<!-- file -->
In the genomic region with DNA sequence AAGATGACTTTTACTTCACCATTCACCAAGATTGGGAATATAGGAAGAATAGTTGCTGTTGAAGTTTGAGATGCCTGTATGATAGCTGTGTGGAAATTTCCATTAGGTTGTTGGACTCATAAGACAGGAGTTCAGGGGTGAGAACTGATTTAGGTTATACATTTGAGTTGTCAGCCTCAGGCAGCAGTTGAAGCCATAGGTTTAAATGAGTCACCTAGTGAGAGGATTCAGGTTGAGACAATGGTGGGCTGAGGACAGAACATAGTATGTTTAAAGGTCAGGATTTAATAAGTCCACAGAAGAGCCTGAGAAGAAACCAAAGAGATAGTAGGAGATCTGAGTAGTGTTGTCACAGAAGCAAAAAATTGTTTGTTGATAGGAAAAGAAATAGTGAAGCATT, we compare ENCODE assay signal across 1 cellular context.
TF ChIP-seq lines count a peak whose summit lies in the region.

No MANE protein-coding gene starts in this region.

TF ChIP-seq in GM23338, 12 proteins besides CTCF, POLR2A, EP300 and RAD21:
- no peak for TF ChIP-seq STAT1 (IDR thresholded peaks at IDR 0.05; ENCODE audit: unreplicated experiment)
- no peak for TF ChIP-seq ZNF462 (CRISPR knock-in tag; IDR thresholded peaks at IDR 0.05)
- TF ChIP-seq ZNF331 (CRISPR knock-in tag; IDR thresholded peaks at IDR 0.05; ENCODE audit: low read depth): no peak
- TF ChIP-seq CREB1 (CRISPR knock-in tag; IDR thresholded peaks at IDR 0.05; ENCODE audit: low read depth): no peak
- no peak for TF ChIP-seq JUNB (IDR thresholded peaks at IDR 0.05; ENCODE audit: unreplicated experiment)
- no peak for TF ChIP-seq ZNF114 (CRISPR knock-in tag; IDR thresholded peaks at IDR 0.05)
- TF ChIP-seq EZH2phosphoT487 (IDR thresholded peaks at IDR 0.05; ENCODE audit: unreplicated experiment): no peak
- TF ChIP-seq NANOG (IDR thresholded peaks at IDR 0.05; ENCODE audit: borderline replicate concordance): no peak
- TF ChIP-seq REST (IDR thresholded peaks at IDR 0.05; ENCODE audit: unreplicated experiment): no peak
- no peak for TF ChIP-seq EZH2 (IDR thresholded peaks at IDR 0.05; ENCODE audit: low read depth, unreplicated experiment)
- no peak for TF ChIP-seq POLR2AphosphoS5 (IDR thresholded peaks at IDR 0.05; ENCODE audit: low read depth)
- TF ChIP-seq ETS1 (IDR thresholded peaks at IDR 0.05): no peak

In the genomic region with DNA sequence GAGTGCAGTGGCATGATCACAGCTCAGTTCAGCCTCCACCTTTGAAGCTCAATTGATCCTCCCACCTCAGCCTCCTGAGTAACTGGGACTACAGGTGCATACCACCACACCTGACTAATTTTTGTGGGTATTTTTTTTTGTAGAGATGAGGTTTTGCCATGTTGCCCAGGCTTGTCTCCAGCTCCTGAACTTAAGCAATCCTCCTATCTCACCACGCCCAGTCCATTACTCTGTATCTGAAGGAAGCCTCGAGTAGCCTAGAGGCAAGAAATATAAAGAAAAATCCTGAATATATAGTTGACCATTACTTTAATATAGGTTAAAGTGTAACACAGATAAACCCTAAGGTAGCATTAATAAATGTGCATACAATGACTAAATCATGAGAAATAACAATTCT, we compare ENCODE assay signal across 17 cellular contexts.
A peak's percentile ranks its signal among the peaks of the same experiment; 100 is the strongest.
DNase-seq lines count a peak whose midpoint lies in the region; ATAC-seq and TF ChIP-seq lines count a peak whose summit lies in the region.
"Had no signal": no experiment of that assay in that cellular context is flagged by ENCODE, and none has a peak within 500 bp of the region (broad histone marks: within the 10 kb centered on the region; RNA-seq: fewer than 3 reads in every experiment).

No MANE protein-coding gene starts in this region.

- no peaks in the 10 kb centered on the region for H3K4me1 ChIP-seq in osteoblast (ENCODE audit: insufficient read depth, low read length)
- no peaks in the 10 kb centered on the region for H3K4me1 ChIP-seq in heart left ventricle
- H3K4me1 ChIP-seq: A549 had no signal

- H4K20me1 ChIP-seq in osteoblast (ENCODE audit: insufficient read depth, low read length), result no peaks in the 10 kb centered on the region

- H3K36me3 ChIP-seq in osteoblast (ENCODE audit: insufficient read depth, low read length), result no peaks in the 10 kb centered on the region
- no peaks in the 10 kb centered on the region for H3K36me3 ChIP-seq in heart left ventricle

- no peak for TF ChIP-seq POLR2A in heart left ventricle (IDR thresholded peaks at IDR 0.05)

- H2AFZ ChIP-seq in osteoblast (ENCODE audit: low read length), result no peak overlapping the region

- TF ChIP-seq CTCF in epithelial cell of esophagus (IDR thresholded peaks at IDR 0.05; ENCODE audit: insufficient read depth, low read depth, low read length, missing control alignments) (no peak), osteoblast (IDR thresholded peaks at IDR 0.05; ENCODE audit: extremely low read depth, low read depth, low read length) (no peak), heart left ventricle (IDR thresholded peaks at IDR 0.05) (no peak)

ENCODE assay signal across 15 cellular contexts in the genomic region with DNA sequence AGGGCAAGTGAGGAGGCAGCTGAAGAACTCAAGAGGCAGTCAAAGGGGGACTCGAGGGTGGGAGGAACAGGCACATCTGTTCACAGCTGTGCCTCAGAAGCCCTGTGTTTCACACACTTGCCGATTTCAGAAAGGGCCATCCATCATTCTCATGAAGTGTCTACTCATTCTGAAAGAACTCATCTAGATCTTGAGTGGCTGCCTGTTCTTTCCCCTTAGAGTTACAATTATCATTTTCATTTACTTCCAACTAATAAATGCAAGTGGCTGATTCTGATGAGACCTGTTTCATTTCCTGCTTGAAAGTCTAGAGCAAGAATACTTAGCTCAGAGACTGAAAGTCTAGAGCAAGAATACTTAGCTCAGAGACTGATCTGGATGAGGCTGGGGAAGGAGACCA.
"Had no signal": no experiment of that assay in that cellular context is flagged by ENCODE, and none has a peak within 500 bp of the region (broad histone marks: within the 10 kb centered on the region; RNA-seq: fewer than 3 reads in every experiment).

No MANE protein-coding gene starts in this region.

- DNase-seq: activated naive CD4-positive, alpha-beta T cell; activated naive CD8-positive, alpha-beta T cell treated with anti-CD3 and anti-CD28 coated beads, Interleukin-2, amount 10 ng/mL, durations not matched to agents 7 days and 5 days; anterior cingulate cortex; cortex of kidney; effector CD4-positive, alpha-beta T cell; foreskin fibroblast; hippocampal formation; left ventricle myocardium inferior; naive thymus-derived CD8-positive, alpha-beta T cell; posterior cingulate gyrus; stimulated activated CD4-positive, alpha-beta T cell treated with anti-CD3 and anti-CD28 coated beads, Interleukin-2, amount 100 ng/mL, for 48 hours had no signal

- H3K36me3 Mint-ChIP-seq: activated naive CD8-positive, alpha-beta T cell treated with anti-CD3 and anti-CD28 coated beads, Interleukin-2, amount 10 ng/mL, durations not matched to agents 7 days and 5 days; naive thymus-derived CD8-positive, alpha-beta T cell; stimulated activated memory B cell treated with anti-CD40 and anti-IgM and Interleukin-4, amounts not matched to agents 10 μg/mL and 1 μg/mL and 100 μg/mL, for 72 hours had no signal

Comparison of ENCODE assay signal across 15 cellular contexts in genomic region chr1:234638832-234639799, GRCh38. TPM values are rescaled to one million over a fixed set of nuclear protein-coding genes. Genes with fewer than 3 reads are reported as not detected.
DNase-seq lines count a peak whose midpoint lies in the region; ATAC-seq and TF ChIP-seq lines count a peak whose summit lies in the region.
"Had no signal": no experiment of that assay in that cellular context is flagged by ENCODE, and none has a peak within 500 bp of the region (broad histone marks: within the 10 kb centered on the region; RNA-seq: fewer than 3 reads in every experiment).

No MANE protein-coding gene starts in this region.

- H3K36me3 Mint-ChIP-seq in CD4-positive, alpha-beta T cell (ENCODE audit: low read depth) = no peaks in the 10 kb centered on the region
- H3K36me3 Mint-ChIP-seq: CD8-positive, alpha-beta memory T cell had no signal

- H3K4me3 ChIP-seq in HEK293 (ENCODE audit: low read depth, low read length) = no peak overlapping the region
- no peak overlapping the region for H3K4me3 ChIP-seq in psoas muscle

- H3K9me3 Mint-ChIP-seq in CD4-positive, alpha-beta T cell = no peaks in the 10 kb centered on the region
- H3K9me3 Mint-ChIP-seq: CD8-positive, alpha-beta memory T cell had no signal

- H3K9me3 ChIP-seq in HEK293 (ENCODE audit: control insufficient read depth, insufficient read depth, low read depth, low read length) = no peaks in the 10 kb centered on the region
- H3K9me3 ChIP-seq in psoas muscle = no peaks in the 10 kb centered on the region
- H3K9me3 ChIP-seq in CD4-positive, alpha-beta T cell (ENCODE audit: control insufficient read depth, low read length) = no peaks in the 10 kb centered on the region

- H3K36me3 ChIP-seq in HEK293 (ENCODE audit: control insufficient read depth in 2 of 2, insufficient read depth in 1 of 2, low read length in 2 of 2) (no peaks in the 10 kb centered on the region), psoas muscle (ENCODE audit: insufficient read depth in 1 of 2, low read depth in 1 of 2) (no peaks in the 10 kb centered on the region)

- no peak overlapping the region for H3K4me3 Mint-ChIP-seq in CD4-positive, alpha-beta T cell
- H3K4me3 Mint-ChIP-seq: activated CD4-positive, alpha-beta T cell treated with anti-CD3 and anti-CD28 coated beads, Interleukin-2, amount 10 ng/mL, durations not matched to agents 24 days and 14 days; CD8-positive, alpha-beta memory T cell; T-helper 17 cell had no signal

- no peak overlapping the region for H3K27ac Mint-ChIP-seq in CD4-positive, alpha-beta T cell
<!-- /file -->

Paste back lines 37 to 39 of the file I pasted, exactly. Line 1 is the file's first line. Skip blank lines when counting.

DNase-seq lines count a peak whose midpoint lies in the region; ATAC-seq and TF ChIP-seq lines count a peak whose summit lies in the region.
"Had no signal": no experiment of that assay in that cellular context is flagged by ENCODE, and none has a peak within 500 bp of the region (broad histone marks: within the 10 kb centered on the region; RNA-seq: fewer than 3 reads in every experiment).

No MANE protein-coding gene starts in this region.